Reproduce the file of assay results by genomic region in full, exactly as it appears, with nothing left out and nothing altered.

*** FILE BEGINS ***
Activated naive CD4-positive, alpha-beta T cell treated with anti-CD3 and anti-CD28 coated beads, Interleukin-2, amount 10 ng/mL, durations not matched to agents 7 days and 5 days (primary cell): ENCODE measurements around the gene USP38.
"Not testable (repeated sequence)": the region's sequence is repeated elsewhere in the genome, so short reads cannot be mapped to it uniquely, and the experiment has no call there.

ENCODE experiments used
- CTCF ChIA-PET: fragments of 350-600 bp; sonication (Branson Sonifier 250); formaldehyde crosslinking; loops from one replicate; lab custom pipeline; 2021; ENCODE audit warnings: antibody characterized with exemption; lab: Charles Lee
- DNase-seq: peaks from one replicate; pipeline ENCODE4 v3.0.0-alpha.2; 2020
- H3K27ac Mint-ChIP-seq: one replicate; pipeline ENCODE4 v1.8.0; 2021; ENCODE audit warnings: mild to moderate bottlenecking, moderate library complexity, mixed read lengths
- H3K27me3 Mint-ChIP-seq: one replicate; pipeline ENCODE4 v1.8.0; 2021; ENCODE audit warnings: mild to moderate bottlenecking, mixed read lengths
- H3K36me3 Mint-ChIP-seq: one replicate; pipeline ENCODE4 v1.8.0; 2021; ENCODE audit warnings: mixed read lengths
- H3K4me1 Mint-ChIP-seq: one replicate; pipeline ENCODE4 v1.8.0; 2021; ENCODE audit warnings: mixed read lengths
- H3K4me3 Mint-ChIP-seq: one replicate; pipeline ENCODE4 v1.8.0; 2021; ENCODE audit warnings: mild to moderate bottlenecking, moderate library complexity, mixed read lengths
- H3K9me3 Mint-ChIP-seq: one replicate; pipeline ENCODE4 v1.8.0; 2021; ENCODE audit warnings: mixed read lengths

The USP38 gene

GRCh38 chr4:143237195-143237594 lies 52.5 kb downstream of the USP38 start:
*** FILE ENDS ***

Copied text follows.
Activated naive CD4-positive, alpha-beta T cell treated with anti-CD3 and anti-CD28 coated beads, Interleukin-2, amount 10 ng/mL, durations not matched to agents 7 days and 5 days (primary cell): ENCODE measurements around the gene USP38.
"Not testable (repeated sequence)": the region's sequence is repeated elsewhere in the genome, so short reads cannot be mapped to it uniquely, and the experiment has no call there.

ENCODE experiments used
- CTCF ChIA-PET: fragments of 350-600 bp; sonication (Branson Sonifier 250); formaldehyde crosslinking; loops from one replicate; lab custom pipeline; 2021; ENCODE audit warnings: antibody characterized with exemption; lab: Charles Lee
- DNase-seq: peaks from one replicate; pipeline ENCODE4 v3.0.0-alpha.2; 2020
- H3K27ac Mint-ChIP-seq: one replicate; pipeline ENCODE4 v1.8.0; 2021; ENCODE audit warnings: mild to moderate bottlenecking, moderate library complexity, mixed read lengths
- H3K27me3 Mint-ChIP-seq: one replicate; pipeline ENCODE4 v1.8.0; 2021; ENCODE audit warnings: mild to moderate bottlenecking, mixed read lengths
- H3K36me3 Mint-ChIP-seq: one replicate; pipeline ENCODE4 v1.8.0; 2021; ENCODE audit warnings: mixed read lengths
- H3K4me1 Mint-ChIP-seq: one replicate; pipeline ENCODE4 v1.8.0; 2021; ENCODE audit warnings: mixed read lengths
- H3K4me3 Mint-ChIP-seq: one replicate; pipeline ENCODE4 v1.8.0; 2021; ENCODE audit warnings: mild to moderate bottlenecking, moderate library complexity, mixed read lengths
- H3K9me3 Mint-ChIP-seq: one replicate; pipeline ENCODE4 v1.8.0; 2021; ENCODE audit warnings: mixed read lengths

The USP38 gene

GRCh38 chr4:143237195-143237594 lies 52.5 kb downstream of the USP38 start: